games as well, but you’re never under any real threat, so any sense of accomplishment
from beating an enemy is lost. You can just hack at enemies for hours until
they fall over with no real strategy put into just how you attack. This game lacks what its predecessor had and
that was a heart. It relies too much on games of the past without
developing its own identity. It thinks pandering to our past sensibilities
will make us forget about how the game doesn’t bring anything new to the table, but this
just isn’t the case. 8. Ossuary
Ossuary is one of the few games I can’t imagine anyone giving a number rating to because
it’s such an enigma to me. It was mostly well written, the imagery and
atmosphere of the game corresponds with the story that’s being told, but the gameplay
is, quite frankly, very obtuse. There are puzzles in this game that you will
need to write down, and while that might sound great for older gamers, it goes about it in
the most unenjoyable way. It makes even those who enjoy the moon logic
from past adventure games scratch their head in confusion. Every puzzle is tedious and mind-numbing to
complete. The game’s entire screen moves with you
as you play (giving you a sickening feeling) which is only enhanced by the stark contrast
of colors, and it just drags on for far too long. It’s like being on a cruise ship stuck in
mud in the Sahara desert; it just isn’t as engaging as it should have been. If this game was story and story alone, it
would have been fine, but the gameplay they tried to add to it just didn’t work. It’s on this list because of just how poorly
it controls and how jarring the gameplay is compared to the beauty of the story. I’d love to see more from these developers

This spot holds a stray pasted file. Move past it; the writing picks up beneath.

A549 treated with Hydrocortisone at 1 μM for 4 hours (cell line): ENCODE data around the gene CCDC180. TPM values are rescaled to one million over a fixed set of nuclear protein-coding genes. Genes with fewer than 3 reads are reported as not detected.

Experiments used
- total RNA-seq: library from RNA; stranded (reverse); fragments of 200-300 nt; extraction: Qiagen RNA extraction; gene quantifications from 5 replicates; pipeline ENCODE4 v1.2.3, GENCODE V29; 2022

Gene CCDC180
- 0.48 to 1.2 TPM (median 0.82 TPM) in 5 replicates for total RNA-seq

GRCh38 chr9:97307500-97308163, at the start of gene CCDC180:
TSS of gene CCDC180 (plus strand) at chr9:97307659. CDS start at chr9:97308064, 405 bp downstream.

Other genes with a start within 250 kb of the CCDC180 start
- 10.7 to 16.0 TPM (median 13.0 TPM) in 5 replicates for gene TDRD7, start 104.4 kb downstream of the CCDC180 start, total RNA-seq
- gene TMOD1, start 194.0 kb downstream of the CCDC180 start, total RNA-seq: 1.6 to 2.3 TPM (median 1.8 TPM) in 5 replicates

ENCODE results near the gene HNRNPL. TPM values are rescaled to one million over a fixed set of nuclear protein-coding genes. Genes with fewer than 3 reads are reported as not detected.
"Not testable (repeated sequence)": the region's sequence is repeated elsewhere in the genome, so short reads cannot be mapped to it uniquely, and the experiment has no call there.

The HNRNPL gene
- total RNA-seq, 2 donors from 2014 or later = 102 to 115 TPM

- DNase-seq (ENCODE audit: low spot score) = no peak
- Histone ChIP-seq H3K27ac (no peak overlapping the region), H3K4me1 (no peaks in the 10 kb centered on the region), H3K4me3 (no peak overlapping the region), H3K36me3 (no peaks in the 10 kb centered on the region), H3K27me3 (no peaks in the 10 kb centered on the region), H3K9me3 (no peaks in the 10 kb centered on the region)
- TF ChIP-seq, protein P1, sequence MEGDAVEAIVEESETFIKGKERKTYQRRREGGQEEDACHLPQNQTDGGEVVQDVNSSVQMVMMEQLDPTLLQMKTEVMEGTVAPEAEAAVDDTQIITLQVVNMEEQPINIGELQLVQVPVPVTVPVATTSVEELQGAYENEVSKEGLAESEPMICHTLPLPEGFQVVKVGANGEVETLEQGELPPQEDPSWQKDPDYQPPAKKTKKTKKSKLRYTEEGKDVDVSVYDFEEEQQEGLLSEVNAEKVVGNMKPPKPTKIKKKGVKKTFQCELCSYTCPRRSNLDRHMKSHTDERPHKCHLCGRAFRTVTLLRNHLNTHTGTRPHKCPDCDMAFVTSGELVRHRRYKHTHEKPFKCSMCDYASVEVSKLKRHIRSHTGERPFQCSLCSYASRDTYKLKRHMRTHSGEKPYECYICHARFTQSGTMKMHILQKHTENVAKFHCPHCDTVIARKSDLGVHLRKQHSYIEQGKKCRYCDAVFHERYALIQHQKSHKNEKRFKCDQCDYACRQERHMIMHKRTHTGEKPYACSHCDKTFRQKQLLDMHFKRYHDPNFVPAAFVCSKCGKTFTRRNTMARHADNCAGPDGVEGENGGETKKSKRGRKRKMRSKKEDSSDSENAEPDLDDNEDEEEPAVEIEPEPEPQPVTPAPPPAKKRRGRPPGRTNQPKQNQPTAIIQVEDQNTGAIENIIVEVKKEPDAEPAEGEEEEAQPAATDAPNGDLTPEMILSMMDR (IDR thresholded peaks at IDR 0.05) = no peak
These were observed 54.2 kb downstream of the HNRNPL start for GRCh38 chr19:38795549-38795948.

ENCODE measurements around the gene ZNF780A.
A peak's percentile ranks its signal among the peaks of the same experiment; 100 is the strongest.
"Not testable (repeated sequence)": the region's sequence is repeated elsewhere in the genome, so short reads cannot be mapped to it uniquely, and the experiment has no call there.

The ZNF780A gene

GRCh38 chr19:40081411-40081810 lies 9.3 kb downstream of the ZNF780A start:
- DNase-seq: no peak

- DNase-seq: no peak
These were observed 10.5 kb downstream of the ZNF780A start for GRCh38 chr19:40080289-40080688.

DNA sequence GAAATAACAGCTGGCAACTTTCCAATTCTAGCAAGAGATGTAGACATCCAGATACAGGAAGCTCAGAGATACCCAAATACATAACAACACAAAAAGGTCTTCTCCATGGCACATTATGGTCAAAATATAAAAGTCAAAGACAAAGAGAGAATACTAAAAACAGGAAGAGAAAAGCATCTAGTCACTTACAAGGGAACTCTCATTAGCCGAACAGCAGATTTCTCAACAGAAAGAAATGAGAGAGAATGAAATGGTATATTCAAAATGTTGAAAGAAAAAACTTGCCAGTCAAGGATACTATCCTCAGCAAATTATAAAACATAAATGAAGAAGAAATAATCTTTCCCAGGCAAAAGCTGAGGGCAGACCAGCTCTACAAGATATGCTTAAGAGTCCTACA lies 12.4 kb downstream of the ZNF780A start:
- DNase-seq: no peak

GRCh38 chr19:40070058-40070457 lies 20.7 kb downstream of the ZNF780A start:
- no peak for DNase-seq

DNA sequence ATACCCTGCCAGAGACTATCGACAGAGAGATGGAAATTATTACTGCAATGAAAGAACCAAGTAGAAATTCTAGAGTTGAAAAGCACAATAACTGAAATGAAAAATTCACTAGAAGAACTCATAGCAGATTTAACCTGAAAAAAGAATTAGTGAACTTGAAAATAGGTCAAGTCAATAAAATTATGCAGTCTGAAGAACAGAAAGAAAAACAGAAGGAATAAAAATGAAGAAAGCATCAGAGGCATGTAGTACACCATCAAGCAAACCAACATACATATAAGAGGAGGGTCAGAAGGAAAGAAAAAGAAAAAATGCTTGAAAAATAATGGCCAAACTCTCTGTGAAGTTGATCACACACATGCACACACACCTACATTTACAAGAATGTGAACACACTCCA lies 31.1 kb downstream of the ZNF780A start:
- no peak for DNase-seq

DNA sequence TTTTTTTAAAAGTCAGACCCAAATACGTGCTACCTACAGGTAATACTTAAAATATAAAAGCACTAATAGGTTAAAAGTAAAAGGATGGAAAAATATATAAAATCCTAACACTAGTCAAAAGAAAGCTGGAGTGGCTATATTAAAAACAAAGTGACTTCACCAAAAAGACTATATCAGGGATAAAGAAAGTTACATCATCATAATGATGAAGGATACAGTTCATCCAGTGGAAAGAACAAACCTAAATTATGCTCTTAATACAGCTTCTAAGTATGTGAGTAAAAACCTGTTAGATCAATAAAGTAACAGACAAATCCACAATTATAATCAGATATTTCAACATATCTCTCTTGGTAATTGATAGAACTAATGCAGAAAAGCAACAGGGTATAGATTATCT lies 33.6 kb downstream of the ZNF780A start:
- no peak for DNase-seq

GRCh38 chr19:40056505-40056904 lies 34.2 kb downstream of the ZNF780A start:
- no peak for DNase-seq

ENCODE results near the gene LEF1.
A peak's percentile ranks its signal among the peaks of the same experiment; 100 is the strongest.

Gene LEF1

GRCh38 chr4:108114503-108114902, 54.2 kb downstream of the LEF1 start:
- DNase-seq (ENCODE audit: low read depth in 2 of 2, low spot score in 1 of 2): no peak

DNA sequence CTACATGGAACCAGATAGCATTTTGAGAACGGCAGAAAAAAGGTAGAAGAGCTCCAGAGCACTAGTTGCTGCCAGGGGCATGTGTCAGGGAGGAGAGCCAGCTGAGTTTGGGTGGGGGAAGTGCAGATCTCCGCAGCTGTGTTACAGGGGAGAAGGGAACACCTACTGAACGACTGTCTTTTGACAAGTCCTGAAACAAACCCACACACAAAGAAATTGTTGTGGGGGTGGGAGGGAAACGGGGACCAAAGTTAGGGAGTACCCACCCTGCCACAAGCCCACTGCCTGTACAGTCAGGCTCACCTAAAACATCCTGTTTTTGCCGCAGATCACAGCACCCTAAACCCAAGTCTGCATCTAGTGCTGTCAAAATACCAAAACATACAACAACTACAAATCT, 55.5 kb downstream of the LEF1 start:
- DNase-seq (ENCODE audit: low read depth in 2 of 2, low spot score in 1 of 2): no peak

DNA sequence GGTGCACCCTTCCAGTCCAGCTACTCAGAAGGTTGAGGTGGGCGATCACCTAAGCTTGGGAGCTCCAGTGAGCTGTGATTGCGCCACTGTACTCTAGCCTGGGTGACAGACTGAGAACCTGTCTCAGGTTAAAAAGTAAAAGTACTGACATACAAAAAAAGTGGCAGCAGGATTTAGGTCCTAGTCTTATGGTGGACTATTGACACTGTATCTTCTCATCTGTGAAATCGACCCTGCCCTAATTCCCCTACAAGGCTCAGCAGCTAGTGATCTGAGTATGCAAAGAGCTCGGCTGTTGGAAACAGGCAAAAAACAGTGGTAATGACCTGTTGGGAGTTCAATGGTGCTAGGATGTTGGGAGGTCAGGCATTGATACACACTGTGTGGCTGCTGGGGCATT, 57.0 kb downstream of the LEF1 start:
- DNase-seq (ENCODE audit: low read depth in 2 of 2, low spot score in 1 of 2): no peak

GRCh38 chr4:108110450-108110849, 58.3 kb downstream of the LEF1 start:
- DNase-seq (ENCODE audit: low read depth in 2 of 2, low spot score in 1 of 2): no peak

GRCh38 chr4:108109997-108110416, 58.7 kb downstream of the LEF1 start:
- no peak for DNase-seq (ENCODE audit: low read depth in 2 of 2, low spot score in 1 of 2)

but only if they figure out how to make games first
7. . If there was one game I did not want to
put on this list, it was Animal Gods. I followed it closely during it’s Kick starter,
I was given an preview build, and told the Devs what they should try to fix before it
was released. Unfortunately it appears that my words fell
upon deaf ears. Unique graphics, an interesting story and
an immersive world aren’t the only things that a game needs to be played. It needs decent the gameplay but oh sweet
Christmas is it atrocious. Each level gives you a different challenge,
sword fighting, bow and arrow or teleporting to a safe area and they’re all so bad. The sword play takes far too long to kill
anything and unless you step into the path of the monsters, you’re not going to die. Same thing for the bow except it takes slightly
longer because the enemies move more. Just hit the attack button at the monster
and you win, it goes for both the bow and the sword. To top it all offevery single enemy is a damage
sponge so you’ll have to hit it a few times, watch it run away to an area you cannot attack
it until it comes back. The boss fights make you do the exact same
thing again but with more enemies. The teleporting thing thrusts the idea of
perfect plat forming on you and not the rewarding kind where you felt like you accomplished
something. Oh no, if you breathe wrong during these sequences
you will die and have to go all the way back to the last checkpoint. The worst thing is, it isn’t always your